HARARE, Zimbabwe (AP) -- Scores of in independent civic, pro-democracy and rights groups said Tuesday they will boycott monitoring upcoming voting for a referendum on a new constitution unless the state election commission withdraws bans on activists that affect several key local organizations.
The commission has so far refused to accredit as poll monitors the members of the Zimbabwe Association of Human Rights and says any groups under police investigation will also be barred access to the March 16 polling.
At least four main groups have been raided by police searching for alleged subversive materials this year. None has been convicted of any wrongdoing.
The Crisis Coalition, with about 300 affiliate member groups, said Tuesday many will withdraw from "the observation process" if the election commission does not reverse its "ludicrous stance" by late Wednesday.
McDonald Lewanika, the Crisis Coalition director, said none of the activists affected have been pronounced guilty in competent courts of law and "for all intents and purposes, including accreditation to observe the referendum, they must be presumed innocent, until proven otherwise."
He said the groups were under incessant harassment in recent weeks and Crisis Coalition groups will be asked to withdraw from observation of the referendum en masse if activists are "cavalierly barred from accreditation without lawful cause."
The Zimbabwe Human Rights Association, engaged in voter education programs, is accused of illegally possessing and fraudulently obtaining official voting materials. The director of the Zimbabwe Peace Project, a group monitoring political intimidation, has been charged with running an unregistered organization and the offices of the widely-respected independent Zimbabwe Election Support were raided last month by police who seized allegedly illegal radio receivers able to tune in to stations not controlled by President Robert Mugabe's state broadcasting monopoly.
Lewanika said the Crisis Coalition could no longer accept the continued "criminalization of our legitimate activities."
He said it was feared the clampdown on civic groups could be extended to also bar them from monitoring crucial national elections, slated around July, to end the shaky power-sharing government formed by regional leaders after the last violent and disputed elections in 2008. Mugabe, 89, is to run against the former opposition leader, Prime Minister Morgan Tsvangirai, 61, in the presidential poll.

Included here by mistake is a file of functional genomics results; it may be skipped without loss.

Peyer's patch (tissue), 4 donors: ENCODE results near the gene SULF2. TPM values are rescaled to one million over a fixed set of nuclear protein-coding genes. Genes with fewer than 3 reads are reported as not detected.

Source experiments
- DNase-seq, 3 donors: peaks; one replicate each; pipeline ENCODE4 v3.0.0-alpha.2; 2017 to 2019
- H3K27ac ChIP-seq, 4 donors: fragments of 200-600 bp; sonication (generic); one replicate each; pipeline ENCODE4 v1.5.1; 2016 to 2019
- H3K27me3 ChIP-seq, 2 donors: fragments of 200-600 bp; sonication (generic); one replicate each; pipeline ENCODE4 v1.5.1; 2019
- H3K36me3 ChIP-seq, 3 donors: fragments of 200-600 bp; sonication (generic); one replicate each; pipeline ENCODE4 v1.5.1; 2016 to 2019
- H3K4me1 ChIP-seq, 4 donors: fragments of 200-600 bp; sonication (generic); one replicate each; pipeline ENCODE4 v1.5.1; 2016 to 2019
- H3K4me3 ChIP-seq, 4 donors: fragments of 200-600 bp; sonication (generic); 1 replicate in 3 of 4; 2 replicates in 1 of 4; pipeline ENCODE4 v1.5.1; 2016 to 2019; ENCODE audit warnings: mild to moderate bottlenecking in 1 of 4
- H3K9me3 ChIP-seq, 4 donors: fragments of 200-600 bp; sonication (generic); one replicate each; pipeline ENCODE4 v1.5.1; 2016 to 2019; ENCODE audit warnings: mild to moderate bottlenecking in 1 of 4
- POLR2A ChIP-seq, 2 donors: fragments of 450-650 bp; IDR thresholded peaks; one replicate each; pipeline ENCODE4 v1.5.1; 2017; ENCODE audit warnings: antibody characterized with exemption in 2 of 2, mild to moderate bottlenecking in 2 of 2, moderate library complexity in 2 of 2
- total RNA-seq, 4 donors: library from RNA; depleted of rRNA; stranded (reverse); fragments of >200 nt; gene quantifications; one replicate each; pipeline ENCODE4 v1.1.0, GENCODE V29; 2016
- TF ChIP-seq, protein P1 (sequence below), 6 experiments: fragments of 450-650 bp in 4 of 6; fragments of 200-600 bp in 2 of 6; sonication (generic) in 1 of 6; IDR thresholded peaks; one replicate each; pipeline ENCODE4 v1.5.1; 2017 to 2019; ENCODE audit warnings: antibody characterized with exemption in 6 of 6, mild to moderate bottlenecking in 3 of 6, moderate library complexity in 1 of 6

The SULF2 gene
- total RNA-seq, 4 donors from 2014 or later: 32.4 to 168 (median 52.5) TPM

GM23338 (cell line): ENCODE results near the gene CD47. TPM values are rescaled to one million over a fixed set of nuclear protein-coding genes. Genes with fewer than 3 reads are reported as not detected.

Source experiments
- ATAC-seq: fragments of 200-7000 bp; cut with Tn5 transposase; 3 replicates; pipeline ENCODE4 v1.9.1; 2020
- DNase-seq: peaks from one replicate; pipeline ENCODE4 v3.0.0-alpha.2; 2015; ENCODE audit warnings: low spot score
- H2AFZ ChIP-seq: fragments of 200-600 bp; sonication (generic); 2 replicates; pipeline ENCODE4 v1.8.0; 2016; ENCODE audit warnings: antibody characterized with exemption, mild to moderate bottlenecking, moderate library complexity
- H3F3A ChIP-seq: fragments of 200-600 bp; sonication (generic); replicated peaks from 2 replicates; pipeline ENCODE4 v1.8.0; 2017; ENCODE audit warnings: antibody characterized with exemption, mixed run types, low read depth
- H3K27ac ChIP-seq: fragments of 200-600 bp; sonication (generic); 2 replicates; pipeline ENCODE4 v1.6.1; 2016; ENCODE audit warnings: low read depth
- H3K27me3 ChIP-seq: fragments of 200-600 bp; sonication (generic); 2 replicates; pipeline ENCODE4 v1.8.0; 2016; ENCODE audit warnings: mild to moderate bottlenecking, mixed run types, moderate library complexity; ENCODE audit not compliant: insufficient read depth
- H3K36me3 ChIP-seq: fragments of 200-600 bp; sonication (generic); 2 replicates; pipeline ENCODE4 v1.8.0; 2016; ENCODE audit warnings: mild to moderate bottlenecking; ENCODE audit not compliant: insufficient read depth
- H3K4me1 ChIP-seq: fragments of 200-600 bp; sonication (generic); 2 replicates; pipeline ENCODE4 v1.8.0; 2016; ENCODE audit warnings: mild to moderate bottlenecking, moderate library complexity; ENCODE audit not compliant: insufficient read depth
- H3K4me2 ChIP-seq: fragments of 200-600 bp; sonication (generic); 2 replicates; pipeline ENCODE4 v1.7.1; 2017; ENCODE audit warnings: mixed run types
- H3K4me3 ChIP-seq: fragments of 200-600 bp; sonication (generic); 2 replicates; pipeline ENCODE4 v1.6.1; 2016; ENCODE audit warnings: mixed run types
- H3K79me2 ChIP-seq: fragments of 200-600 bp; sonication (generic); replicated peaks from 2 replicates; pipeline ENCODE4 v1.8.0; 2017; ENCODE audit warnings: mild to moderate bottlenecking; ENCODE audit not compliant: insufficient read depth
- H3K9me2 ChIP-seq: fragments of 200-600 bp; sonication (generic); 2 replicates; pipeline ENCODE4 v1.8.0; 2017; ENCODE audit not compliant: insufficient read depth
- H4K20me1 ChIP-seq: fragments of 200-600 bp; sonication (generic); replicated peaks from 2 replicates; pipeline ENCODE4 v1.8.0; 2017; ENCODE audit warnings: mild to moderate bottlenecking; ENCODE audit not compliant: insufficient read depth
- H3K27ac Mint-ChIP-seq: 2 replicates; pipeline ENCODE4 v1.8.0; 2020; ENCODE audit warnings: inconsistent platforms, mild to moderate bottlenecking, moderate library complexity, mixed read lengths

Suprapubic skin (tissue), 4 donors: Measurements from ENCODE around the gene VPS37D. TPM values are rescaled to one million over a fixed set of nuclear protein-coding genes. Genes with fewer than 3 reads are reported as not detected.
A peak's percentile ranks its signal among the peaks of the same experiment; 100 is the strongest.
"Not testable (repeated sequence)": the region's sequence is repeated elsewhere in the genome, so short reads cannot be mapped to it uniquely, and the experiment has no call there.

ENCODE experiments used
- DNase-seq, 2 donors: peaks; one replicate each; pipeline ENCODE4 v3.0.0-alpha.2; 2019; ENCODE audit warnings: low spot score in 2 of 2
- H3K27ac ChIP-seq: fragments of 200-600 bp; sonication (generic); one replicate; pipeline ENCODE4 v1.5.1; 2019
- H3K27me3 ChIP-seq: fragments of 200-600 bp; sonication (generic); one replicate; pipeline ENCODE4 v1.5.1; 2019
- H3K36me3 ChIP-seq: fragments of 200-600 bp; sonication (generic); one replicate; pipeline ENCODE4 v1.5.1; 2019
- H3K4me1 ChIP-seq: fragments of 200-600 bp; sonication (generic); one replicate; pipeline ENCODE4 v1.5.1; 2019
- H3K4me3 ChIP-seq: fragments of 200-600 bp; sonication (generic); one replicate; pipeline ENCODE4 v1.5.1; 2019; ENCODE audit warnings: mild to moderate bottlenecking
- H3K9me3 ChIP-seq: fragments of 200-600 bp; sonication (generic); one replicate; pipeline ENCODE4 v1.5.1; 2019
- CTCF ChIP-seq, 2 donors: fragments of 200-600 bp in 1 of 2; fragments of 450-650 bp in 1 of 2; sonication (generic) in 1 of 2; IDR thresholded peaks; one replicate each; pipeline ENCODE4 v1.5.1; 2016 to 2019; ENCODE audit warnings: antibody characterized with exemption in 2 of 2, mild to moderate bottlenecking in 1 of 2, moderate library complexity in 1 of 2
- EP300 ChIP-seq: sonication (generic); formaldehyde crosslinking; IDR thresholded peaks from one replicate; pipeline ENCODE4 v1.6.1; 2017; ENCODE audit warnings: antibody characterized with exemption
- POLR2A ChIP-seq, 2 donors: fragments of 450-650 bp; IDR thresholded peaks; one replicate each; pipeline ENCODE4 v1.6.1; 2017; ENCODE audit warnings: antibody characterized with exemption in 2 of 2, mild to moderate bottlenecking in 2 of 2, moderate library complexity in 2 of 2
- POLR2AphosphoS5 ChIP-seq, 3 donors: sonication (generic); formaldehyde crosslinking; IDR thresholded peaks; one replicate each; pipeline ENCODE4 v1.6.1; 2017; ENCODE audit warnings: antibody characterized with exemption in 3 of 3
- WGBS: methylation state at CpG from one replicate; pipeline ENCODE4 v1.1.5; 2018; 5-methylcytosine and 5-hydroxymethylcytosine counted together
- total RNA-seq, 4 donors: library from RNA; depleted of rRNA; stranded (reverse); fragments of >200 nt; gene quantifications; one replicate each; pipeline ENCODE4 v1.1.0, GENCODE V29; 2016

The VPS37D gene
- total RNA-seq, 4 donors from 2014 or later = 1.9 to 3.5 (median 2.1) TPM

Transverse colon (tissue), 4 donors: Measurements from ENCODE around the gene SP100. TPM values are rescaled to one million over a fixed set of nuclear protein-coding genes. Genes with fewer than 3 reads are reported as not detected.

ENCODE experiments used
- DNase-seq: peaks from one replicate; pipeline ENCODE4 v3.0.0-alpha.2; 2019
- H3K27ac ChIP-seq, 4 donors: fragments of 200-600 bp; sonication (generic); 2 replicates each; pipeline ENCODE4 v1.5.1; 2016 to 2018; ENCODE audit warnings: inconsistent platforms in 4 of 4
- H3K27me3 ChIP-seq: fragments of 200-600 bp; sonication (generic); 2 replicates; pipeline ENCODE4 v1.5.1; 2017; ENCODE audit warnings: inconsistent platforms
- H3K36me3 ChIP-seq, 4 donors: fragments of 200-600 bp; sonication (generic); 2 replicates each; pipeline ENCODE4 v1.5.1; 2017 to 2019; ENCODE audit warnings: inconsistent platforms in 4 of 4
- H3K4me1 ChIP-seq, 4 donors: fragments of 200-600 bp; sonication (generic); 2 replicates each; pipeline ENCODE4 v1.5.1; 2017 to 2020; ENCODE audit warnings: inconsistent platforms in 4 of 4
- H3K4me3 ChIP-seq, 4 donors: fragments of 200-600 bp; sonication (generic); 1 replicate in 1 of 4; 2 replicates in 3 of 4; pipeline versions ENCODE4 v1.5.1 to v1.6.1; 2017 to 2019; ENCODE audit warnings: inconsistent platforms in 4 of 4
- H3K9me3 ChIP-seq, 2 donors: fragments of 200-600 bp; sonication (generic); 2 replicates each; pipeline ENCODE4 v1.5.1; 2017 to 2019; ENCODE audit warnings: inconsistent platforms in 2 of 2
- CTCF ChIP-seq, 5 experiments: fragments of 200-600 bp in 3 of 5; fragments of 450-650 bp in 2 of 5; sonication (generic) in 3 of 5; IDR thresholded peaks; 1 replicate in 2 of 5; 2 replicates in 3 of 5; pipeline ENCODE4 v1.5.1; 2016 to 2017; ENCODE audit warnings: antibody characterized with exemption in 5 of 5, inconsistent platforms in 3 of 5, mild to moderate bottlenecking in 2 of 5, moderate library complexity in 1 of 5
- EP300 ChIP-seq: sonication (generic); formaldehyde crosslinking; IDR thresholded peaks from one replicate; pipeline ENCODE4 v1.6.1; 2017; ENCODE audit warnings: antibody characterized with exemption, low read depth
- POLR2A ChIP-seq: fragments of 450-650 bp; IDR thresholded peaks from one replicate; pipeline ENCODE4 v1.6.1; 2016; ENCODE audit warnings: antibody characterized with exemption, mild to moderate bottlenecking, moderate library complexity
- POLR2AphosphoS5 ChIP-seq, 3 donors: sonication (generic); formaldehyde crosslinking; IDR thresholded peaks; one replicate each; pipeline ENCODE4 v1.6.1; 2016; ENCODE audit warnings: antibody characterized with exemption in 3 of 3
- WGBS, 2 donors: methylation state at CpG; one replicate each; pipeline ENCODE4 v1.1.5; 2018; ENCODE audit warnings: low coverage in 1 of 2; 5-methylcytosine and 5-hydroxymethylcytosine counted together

The election commission has already ruled that Western polling observers will not be allowed to observe the referendum or the elections. Mugabe expelled a European Union observer delegation midway through voting in 2002 marred by violence and alleged vote rigging.
Joyce Kazembe, acting head of the election commission and a known sympathizer of Mugabe's party, announced Friday Western embassies will be allowed only five diplomats each to monitor Saturday's referendum. She said the United States and European embassies submitted lengthy lists of officials seeking referendum accreditation.
She said the election commission and immigration authorities were on the alert to stop "special agents from hostile governments" coming into the country clandestinely to circumvent the ban on Western observer delegations.
Tsvangirai told reporters later Tuesday he was against any boycott by local monitors.
Activists not convicted of any crime had a constitutional right to participate in the conduct of voting and should be allowed to do so unhindered, he said.
He said discussions are under way with Mugabe's party to change its position and accept Western observers for the main elections.
"No party has the right to make a statement on the participation of international observers," Tsvangirai said.
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